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Expect modest gains for equity markets and higher bond yields in 2014 as the world’s major economies continue to grow, suggests a report from Russell Investments.

Read: Canadians are world’s most active investors

It notes politicians and policy remain the biggest threats to economic recovery, and suggests U.S. monetary policy and political pressures worldwide could impact the 2014 performance of various asset classes.

“As we look toward 2014 we’re forecasting synchronized growth across the U.S., Japan and Europe for the first time since 2010,” says Andrew Pease, global head of investment strategy at Russell. “We also see a strengthening low-inflation recovery that favors equities over bonds, despite relatively full equity market valuations.”

Quantitative Easing (QE) has had little influence on the portfolio weighting guidance suggested by Russell’s investment strategists. When QE eventually winds down, they expect it to trigger some market volatility; however, they do not believe the U.S. Federal Reserve has significantly distorted asset prices.

In fact, they see little evidence that QE has pushed asset prices beyond levels that can be justified by the current combination of stable economic growth, low inflation and moderate corporate earnings growth.

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Canadian equities, which rallied strongly in the third quarter as gold and oil prices rose on geopolitical tensions, are expected to pull back slightly over the remainder of the year. Shailesh Kshatriya, associate director of client investment strategies at Russell Investments Canada, notes that Canadian equities are currently trading at a higher price-to-earnings ratio than U.S. or emerging markets equities.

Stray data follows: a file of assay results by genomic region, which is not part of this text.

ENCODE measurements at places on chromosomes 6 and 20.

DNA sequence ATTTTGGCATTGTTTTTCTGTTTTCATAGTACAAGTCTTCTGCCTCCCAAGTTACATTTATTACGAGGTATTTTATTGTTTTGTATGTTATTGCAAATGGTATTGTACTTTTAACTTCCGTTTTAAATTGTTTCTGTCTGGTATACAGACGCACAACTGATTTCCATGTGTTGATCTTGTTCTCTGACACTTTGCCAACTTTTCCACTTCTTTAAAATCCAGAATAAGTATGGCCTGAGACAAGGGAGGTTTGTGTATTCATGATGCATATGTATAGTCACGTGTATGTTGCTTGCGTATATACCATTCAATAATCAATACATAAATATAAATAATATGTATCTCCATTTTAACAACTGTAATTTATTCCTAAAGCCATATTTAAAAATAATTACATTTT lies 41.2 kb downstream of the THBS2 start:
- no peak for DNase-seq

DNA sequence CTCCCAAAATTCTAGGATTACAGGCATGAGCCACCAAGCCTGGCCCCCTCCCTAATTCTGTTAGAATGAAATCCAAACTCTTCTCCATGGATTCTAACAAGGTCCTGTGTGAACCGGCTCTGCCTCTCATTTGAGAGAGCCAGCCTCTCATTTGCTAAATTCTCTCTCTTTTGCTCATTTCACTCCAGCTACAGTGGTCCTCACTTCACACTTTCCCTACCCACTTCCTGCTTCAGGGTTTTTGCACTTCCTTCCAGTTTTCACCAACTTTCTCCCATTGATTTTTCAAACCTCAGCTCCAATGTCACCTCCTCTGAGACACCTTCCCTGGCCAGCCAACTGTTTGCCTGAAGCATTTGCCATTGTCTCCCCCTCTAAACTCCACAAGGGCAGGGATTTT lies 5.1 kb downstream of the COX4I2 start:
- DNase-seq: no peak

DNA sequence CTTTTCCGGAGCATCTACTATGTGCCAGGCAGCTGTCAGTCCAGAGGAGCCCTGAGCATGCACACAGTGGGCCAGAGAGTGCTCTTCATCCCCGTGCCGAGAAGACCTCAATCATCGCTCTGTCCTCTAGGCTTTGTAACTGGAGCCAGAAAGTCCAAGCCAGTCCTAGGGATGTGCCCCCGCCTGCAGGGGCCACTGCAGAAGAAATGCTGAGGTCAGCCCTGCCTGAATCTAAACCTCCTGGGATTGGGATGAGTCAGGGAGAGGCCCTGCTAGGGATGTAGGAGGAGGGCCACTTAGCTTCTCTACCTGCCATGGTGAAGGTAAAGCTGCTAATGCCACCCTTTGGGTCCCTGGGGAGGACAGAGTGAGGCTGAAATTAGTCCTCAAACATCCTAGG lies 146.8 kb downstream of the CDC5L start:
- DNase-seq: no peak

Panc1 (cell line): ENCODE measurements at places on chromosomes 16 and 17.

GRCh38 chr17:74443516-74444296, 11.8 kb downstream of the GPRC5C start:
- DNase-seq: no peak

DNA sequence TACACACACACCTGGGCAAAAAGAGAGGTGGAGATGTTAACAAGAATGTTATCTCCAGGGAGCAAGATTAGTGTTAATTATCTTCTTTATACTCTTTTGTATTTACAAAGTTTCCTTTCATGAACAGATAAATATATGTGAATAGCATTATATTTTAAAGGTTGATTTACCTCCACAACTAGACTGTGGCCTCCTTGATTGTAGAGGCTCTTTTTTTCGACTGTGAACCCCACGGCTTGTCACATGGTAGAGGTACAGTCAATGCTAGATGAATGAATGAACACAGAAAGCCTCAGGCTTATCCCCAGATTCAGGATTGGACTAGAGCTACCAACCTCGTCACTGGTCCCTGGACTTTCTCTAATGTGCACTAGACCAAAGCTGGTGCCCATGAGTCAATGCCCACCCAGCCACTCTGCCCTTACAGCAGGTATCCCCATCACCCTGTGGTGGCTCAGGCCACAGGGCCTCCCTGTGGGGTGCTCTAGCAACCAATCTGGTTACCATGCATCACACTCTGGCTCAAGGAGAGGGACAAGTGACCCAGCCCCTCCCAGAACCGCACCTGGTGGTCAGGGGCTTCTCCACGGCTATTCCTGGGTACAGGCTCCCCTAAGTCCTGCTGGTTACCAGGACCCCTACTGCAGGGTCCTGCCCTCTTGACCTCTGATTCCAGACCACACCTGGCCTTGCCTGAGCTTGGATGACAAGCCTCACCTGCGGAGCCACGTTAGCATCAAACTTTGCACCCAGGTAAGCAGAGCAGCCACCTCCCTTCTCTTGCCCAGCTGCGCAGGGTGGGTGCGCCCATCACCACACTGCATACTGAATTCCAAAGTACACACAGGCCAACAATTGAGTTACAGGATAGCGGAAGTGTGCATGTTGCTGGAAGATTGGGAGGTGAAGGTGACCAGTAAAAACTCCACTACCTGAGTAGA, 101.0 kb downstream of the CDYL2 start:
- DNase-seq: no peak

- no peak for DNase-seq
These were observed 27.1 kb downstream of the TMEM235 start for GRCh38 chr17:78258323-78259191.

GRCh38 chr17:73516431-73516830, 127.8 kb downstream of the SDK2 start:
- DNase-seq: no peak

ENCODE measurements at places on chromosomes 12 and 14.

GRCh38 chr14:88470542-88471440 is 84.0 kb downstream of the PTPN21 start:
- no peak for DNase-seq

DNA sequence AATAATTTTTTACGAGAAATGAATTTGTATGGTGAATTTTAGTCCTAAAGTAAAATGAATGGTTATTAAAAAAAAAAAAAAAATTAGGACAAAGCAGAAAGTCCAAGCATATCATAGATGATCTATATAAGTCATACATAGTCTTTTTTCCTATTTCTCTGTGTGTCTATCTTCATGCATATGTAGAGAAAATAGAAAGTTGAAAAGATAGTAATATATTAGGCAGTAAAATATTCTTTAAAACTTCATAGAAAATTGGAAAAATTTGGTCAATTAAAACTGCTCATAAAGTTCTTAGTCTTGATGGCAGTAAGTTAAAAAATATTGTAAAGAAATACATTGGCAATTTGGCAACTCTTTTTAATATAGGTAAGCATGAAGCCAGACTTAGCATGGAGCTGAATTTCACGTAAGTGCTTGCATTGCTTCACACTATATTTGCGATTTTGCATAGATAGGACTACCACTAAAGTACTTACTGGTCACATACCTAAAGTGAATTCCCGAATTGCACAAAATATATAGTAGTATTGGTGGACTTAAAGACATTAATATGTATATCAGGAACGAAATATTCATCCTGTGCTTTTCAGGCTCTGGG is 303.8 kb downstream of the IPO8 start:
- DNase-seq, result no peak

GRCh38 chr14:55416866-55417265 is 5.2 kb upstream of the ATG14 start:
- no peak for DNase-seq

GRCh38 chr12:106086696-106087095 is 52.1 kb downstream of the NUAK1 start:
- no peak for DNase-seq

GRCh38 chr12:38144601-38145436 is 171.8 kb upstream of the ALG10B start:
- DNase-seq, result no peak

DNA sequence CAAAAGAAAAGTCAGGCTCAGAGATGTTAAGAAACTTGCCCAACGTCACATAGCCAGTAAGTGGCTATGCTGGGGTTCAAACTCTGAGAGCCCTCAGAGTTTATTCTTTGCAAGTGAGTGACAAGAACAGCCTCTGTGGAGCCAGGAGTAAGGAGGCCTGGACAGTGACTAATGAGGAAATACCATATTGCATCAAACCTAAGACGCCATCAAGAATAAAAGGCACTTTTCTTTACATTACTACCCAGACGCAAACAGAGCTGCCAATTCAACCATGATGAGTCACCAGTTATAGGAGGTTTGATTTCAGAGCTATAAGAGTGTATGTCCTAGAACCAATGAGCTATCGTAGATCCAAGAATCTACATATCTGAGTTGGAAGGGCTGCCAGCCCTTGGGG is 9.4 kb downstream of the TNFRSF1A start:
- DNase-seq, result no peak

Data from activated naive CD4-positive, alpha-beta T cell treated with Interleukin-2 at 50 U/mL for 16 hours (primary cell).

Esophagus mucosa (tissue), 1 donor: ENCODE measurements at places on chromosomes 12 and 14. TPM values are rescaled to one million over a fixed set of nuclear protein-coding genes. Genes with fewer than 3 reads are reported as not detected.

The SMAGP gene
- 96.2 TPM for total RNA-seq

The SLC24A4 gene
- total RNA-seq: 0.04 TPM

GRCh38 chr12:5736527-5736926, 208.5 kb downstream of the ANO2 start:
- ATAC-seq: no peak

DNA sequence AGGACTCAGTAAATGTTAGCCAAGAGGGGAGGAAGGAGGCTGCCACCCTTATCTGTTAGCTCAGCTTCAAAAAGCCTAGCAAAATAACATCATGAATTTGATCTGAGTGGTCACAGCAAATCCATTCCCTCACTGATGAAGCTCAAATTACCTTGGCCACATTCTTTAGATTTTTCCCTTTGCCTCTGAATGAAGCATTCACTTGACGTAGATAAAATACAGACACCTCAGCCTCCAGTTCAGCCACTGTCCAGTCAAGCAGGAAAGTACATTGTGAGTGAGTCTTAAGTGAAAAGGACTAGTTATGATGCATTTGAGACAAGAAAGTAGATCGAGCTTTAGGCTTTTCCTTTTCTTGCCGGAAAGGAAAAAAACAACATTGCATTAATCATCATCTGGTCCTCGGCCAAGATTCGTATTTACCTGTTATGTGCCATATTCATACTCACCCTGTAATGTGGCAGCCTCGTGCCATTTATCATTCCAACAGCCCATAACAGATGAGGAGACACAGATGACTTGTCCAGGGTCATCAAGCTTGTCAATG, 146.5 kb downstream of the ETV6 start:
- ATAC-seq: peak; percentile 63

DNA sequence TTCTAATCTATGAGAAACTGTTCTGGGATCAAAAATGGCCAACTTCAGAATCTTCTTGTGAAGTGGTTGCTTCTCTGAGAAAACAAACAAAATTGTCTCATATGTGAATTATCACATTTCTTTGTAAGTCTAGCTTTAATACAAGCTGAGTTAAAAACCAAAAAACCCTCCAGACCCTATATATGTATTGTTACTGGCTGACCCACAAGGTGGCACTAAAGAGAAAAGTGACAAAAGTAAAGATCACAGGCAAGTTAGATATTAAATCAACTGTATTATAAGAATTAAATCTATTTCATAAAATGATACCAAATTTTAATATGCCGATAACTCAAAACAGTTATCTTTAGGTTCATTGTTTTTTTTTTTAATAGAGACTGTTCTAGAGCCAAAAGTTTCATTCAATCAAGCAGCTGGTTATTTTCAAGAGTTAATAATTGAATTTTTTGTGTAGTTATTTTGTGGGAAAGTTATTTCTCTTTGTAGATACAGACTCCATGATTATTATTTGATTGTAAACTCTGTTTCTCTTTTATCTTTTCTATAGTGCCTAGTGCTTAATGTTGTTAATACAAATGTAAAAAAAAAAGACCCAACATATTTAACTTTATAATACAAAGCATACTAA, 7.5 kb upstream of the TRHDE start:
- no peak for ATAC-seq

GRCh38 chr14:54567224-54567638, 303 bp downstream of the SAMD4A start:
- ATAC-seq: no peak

“We deem the premium multiple as unwarranted,” Kshatriya says. Although crude oil prices have moved higher, there is still significant volatility in the spread between Western Canada Select (WCS) versus its American counterpart West Texas Intermediate (WTI), which he expects to continue until there is expanded pipeline capacity.

This includes “improving capacity within Canada’s borders (i.e., west-east pipeline), extending capacity to the U.S., as well as shipments offshore. The increased news flow regarding all three options has been encouraging; however, concrete developments leading to actual “ground breaking has yet to materialize in a meaningful way,” he noted.

Russell’s strategists also offer a look at key global asset class pairings to determine which asset class in each pair currently signals better return prospects. Their model currently signals a preference towards international equities relative to Canadian equities, and towards Canadian equities relative to fixed income.

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Originally published on Advisor.ca

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